The trying is what defines us

An end-of-year pep talk and the ultimate TL;DR

Let’s start with a bit of good news: the Climate Action Tracker, an independent research group that tracks government climate action, recently announced that given China’s recent climate commitments and Joe Biden’s Build Back Better goals, we could be headed for just 2.1 degrees warming by end of century, instead of a truly apocalyptic 3 degrees. That difference might seem small, but in fact it has massive implications for the future world we live in.

Two degrees is still in the bad zone (we’re aiming for 1.5 degrees to preserve something like our current world), and the world’s environmental to-do list rivals that of a working mother of five, but this is good news, and worth pausing on. Massive change is happening, and we could be at a historic turning point. The next decade might be known as the one where humans finally saved themselves from themselves.

And though you’re not Joe Biden (though if you are, hello, sir!), you are still part of that turning point. The smaller actions that you’re all making in your day-to-day lives aren’t separate from those big policy changes, just little cells in the same organism. Looking at the early results from the end-of-year survey (hit it if you haven’t!), I can see all the things you’re doing, and I can tell you, unreservedly, you’re making a difference.

Buying something used or wasting less food can seem like small potatoes, but a) small potatoes are a delicacy now, and b) I do believe this is part of a cycle that transforms the world. I’ve said before that change needs to be both bottom up (starting with everyday actions) and top down (led by government and corporations), but recently I realized it’s not just an up-and-down motion: it’s a cycle. These are mutually reinforcing actions, and we can turn the cycle toward progress or toward decline.

Our own eco journeys are about momentum too. Most suggestions in this newsletter are meant to be a beginning. While Meatless Mondays won’t solve climate change, they do have a positive impact and can be a gateway to bigger environmental awareness and action. So stay engaged, pay attention, and always look for ways to take your action to the next level: by sharing on social media, bringing it to your workplace or gym or community, volunteering with an organization, organizing your friends or neighbours, or writing your representative. Maybe you started as someone who just wanted to recycle better or use less plastic, but as you learn more, you might do more, which makes you learn more, and . . . you get it. Another cycle!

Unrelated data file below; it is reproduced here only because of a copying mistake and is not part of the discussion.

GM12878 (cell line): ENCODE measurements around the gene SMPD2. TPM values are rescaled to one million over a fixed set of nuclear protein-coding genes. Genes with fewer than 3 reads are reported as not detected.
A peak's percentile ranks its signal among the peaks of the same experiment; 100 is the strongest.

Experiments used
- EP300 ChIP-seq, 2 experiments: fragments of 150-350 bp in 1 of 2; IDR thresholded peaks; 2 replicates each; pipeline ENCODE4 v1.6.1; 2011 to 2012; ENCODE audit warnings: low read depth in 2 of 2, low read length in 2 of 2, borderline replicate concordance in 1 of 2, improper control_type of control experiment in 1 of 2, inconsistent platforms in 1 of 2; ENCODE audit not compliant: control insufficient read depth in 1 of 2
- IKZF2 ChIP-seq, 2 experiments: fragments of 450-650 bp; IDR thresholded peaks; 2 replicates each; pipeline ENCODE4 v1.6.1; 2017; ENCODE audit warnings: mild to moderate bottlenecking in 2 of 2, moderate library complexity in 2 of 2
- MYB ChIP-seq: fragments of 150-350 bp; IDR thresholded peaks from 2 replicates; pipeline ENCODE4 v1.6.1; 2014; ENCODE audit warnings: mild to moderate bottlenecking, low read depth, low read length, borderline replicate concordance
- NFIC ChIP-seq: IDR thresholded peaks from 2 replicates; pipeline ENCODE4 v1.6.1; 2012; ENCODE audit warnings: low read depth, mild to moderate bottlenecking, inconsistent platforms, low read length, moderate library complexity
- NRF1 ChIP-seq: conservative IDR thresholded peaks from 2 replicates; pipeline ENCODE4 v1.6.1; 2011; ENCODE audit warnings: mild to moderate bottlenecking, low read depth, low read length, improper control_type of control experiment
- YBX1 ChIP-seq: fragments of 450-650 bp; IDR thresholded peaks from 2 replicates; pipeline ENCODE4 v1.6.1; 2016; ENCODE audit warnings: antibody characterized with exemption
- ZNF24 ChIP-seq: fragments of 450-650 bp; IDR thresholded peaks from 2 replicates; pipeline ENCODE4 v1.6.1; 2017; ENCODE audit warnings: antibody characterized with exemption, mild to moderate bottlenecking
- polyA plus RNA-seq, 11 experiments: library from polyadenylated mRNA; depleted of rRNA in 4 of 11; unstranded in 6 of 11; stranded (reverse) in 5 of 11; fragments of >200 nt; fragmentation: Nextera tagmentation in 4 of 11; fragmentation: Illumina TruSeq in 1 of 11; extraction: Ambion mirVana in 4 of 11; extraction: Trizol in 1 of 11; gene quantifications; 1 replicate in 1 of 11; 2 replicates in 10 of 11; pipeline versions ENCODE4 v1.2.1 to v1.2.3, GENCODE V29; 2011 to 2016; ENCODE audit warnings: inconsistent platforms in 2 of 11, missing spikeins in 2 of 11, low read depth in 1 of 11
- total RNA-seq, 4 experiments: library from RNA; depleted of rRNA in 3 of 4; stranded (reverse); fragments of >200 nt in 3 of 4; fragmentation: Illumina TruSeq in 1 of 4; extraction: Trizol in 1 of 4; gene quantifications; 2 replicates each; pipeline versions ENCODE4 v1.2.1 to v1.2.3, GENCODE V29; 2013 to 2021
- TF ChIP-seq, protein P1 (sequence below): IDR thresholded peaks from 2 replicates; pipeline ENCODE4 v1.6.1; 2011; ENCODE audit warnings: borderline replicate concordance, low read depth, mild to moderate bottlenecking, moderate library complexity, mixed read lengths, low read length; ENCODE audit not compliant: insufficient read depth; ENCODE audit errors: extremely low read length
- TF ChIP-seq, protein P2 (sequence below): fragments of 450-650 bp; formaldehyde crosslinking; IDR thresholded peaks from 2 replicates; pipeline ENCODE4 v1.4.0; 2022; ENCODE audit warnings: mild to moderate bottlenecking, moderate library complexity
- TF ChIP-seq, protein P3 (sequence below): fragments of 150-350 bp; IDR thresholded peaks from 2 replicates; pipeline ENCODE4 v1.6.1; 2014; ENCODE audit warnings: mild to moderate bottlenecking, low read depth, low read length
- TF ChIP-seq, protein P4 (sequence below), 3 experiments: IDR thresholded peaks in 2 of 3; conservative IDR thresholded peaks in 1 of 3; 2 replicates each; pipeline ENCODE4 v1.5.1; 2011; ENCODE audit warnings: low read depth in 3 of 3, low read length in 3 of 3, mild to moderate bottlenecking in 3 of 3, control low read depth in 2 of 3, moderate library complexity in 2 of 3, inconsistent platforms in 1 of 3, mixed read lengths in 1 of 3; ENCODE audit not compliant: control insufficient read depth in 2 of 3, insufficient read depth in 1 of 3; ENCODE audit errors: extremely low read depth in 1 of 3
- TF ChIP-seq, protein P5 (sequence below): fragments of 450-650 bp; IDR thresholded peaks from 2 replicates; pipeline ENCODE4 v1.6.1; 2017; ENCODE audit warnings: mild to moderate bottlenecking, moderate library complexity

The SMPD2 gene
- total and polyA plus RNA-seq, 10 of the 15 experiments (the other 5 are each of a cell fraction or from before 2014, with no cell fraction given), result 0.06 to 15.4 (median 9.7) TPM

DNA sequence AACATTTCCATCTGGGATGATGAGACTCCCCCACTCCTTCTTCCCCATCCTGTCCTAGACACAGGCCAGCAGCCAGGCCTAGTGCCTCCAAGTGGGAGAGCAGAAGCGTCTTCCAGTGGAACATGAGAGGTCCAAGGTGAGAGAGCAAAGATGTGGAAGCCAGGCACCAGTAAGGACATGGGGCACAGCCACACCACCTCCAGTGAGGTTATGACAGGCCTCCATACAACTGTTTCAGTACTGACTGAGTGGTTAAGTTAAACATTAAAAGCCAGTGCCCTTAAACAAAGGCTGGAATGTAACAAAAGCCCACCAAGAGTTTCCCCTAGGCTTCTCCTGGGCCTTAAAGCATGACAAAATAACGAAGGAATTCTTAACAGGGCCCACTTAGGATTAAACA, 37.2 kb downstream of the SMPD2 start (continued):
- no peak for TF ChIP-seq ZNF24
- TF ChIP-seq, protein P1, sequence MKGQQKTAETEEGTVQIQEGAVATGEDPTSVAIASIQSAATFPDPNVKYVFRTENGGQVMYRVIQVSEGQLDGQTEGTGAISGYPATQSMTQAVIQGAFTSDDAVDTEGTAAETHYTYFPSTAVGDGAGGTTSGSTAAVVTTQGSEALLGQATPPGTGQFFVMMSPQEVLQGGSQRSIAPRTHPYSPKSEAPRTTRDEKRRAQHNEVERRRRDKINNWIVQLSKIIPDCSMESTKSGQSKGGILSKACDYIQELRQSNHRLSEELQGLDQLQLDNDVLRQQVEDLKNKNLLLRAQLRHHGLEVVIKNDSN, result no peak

Plus, few actions are truly individual. If you refuse a plastic bag, the cashier sees, and so does the next person in line, and the people riding on the bus with you, and your kids who are absorbing what you do. Every time I ride in a bike lane, sure, I’m saving a bit of carbon, but I’m also reaffirming to all the other people on the street that bike lanes are an essential piece of our urban infrastructure. Humans are social animals who are always assessing what’s normal. Changing that normal — even subtly — can be powerful. People like us are making green mainstream.

With everything you do, keep your why in mind. That might be your kids, a healthier community, your faith, your dedication to justice. Connect this action to what matters most to you. That’s what helps keep the wheels turning.

This isn’t all noble sacrifice, though. I believe that living this way leads to a happier life, and I hope you’re gotten a taste of that too. So far, 87% of survey respondents said doing something environmental made them feel good or even triumphant. Also, a greener life doesn’t have to be austere or deprived. In fact, it’s often joyful and abundant. It’s less about denial than about gratitude and resourcefulness. It combines increased self-reliance with more community connection. Above all, this kind of life can banish some of the dissonance that fuels our anxiety, and instead provide satisfaction and dignity from knowing you’re living more aligned with your values.